The epitome of American gluttony—the all-you-can-eat buffet—actually originated as a much classier and much more European affair. While enormous spreads of food were a common sight during medieval feasts, the Swedes were the first to formalize and give a name to such an endless meal. In the 16th century, it became a common Swedish practice prior to a more substantial feast to welcome arriving guests with a brännvinsbord, meaning a “table of spirits.” Though it consisted of finger foods like bread, butter, cheese, cured meats and smoked fish, the star of the brännvinsbord was the traditional spiced vodka—known as Brännvin—that was served. Often distilled from potatoes or grains, Brännvin would later be joined on the table by beer, schnapps or aquavit.
In the early 18th century, the Swedes turned the pre-dinner brännvinsbord into the meal itself. Calling it “smörgåsbord," it was often used to feed hungry guests coming from a long distance. The spreads usually featured a mix of cold and warm dishes, specializing in Swedish delicacies like salted fish, eggs, fruits and vegetables—probably no omelet station. While the smörgåsbord is still quite popular today, there's one main difference from the Americanized version of the all-you-can-eat buffet: It isn’t a free-for-all. The serving table is meticulously set in a very specific order that forces guests to exercise some restraint and not grab all the food at once. As gracefully put by Sweden’s official tourism website, “You can pick out a non-Swede by the way the person loads everything onto a single plate.”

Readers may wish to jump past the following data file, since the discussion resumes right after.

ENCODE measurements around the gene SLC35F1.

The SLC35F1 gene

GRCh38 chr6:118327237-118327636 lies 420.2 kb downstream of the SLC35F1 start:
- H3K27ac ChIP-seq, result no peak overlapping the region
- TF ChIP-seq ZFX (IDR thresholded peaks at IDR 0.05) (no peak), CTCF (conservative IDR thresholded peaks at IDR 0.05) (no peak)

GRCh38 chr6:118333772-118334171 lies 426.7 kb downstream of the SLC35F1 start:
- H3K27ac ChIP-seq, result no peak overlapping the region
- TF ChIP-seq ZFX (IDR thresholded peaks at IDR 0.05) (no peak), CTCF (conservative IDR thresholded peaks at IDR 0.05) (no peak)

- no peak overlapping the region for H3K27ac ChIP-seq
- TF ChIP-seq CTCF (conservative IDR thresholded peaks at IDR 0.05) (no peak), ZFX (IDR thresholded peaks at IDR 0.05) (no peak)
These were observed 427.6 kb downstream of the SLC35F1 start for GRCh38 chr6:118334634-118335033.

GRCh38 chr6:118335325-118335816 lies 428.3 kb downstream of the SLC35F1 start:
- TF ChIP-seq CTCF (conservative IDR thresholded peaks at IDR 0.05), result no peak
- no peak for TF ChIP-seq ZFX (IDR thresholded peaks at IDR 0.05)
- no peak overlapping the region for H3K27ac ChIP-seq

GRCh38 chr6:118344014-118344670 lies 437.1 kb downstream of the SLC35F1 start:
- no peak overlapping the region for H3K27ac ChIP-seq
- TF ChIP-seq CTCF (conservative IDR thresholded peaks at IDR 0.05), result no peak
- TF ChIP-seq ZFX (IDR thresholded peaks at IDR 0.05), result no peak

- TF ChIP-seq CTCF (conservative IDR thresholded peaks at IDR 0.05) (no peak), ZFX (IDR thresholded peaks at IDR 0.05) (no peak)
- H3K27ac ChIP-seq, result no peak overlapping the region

The Swedish tradition first gained international fame at the 1912 Stockholm Olympic Games, when the city’s restaurants put out smörgåsbords for the hungry masses that had flocked to Sweden for the games. At the 1939 World’s Fair in New York, Americans got to enjoy a traditional smörgåsbord at the Three Crowns restaurant inside of the Swedish pavilion. While there’s no evidence that he attended the 1939 World’s Fair, perhaps accounts of Sweden's “smörgåsbord” inspired El Rancho Vegas employee Herb McDonald, who made the buffet a culinary mainstay in the United States only a few years later.